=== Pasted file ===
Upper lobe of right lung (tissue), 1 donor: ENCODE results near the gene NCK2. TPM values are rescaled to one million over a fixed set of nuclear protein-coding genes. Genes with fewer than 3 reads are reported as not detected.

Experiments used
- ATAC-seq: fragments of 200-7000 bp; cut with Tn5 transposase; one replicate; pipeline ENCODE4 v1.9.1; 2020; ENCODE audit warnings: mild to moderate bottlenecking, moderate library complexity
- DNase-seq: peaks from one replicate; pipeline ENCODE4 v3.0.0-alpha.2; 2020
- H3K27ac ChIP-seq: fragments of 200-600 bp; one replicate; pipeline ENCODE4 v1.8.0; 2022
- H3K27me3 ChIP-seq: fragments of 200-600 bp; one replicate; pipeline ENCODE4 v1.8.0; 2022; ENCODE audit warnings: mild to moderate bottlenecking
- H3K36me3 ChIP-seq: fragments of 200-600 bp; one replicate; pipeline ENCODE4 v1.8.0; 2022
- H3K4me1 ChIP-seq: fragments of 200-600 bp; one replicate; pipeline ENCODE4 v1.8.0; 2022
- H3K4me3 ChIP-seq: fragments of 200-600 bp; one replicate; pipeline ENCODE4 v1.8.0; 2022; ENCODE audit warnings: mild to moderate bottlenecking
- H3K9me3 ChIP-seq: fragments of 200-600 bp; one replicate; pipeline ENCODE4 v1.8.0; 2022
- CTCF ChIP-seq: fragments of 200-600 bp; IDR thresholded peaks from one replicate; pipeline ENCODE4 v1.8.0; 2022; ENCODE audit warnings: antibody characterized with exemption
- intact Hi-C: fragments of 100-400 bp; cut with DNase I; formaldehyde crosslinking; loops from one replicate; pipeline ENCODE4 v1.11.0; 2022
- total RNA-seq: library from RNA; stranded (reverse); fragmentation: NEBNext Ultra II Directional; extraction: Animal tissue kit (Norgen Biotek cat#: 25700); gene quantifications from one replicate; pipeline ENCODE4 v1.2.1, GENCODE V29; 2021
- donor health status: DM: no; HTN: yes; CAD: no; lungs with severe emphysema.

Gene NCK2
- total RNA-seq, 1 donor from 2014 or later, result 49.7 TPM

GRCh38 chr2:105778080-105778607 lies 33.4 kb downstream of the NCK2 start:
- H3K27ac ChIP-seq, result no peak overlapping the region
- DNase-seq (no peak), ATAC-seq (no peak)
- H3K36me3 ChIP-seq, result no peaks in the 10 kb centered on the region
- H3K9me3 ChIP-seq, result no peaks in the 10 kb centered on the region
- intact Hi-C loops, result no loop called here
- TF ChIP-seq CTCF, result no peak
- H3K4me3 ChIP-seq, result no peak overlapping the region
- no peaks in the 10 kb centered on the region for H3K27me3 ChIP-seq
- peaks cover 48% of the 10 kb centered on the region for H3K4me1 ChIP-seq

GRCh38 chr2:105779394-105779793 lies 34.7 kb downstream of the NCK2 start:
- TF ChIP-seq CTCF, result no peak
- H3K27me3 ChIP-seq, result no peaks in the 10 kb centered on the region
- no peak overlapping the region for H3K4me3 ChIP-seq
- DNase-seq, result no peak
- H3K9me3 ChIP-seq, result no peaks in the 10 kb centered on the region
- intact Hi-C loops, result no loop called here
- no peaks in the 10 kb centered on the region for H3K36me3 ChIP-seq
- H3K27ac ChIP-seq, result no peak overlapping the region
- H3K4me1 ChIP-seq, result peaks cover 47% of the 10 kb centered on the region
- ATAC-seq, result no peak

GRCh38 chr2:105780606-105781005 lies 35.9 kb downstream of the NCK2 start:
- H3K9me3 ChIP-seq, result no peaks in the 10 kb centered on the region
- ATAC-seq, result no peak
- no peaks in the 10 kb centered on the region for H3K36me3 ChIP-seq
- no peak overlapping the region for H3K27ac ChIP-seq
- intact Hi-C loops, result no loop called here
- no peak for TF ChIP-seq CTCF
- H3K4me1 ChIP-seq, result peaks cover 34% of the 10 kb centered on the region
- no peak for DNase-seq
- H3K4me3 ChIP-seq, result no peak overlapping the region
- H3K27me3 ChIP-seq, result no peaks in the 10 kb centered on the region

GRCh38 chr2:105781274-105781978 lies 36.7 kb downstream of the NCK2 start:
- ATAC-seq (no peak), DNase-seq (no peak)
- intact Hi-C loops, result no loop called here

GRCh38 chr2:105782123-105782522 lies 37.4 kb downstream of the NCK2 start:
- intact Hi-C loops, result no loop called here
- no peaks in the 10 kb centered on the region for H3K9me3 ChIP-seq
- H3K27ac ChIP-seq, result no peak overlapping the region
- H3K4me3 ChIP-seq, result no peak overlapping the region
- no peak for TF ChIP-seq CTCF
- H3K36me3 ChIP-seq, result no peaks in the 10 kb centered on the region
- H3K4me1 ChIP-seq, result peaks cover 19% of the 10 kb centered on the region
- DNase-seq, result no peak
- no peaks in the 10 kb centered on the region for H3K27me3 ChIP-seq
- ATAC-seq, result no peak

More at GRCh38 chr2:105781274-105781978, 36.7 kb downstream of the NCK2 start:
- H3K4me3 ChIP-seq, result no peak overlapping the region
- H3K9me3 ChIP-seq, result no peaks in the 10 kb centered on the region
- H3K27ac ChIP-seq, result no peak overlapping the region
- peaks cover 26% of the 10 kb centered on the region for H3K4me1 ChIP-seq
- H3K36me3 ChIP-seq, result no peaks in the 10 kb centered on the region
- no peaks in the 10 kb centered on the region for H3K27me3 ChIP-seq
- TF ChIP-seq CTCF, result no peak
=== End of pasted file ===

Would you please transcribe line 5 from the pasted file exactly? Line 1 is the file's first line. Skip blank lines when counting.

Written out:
- H3K27ac ChIP-seq: fragments of 200-600 bp; one replicate; pipeline ENCODE4 v1.8.0; 2022